This guest post was written by Cedric De Koker, academic assistant at the Institute for International Research on Criminal Policy (IRCP), Ghent University.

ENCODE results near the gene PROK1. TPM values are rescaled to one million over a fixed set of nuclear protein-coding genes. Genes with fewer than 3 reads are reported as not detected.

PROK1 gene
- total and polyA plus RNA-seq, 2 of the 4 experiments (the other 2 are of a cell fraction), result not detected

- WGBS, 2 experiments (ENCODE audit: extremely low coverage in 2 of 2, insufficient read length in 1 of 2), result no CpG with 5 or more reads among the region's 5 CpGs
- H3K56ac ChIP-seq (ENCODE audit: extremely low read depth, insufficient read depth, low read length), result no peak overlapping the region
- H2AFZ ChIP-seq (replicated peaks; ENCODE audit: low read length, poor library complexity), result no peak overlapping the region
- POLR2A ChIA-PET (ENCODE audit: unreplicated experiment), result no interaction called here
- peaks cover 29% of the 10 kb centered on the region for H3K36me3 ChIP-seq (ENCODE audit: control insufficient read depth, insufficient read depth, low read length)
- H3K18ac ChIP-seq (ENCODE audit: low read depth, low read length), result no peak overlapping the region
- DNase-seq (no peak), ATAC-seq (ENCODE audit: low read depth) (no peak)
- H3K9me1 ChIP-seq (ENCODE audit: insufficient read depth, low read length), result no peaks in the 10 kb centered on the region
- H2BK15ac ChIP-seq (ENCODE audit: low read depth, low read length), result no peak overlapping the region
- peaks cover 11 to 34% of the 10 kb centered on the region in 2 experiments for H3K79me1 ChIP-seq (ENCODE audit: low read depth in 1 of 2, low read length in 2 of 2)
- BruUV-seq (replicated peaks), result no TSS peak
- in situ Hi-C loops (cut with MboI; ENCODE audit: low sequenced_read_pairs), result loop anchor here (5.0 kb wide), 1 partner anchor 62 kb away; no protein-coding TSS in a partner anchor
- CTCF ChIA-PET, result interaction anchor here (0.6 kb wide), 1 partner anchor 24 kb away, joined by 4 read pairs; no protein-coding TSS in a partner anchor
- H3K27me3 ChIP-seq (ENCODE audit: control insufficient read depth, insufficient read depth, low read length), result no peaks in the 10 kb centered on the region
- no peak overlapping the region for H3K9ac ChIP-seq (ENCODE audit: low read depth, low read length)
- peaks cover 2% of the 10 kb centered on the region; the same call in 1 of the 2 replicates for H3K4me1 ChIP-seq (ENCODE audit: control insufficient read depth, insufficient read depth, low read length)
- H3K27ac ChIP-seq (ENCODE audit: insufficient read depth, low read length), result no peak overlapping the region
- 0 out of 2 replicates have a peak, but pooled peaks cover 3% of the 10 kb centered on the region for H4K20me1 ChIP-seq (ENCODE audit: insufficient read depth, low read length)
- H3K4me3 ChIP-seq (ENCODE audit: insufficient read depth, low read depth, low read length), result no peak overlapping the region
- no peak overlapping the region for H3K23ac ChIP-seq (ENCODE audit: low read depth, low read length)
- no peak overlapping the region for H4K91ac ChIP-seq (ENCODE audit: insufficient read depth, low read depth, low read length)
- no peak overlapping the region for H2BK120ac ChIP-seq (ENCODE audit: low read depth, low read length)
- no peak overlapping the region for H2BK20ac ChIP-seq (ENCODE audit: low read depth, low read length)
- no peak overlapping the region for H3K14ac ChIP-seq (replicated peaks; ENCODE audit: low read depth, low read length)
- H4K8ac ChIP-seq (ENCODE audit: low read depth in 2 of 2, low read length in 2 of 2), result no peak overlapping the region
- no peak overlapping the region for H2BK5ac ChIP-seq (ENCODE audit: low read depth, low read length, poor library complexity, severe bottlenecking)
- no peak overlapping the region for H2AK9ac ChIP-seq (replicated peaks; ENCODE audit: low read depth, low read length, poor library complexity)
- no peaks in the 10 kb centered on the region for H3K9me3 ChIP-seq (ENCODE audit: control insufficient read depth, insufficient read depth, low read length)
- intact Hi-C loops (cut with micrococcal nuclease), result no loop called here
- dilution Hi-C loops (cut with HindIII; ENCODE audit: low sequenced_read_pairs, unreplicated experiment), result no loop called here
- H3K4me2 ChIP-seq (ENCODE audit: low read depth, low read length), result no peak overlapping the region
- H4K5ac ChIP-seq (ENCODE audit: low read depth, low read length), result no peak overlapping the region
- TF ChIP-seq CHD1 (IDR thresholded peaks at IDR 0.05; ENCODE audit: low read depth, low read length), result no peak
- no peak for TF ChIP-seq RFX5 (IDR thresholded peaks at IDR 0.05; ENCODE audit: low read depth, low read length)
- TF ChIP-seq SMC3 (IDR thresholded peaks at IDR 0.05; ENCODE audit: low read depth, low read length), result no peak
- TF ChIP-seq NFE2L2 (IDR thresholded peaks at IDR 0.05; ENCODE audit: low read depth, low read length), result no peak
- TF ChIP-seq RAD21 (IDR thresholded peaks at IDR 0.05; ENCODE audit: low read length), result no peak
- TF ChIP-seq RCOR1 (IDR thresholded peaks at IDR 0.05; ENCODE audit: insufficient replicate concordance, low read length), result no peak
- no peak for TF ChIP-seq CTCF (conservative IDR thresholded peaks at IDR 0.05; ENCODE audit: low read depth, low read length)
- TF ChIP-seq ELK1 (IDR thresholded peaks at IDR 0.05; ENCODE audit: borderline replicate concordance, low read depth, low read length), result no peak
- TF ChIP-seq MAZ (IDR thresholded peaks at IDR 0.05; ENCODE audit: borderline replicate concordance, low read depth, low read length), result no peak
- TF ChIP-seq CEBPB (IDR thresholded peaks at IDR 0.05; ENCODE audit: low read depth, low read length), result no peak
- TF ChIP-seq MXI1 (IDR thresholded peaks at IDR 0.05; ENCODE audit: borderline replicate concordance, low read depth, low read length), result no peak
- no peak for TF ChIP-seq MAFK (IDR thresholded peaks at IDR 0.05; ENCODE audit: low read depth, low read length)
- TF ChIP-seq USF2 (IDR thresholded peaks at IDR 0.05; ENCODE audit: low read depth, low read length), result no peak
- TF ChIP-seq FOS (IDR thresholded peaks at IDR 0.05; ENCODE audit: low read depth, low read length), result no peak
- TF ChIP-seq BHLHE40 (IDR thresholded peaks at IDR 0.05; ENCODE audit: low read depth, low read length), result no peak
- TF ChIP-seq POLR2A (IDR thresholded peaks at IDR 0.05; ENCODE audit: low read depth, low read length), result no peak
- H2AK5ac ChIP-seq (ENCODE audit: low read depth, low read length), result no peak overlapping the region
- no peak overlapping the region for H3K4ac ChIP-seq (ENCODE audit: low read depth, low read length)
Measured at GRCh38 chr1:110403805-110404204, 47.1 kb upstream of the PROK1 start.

With its judgment in the case of Gülay Çetin v. Turkey, the European Court of Human Rights (ECtHR) added another chapter to its significant body of detention-related case law. Having to pronounce on the issue of whether the continued detention of Mrs. Gülay Çetin, a retired auditor diagnosed with metastatic gastric cancer, infringed upon the European Convention on Human Rights, the ECtHR held unanimously that the Turkish government had violated article 3 (prohibition of inhuman or degrading treatment), taken alone and in conjunction with article 14 (prohibition of discrimination). Perhaps the most striking feature of the ruling relates to the fact that the ECtHR concluded that the applicant had been discriminated against while she was in pre-trial detention, as she had not been entitled to the same protective measures as convicted inmates with serious illnesses. As it was the first time that the Court explicitly mentioned discrimination between remand and convicted prisoners, the judgment could and most likely will have its repercussions for the administration of prisons.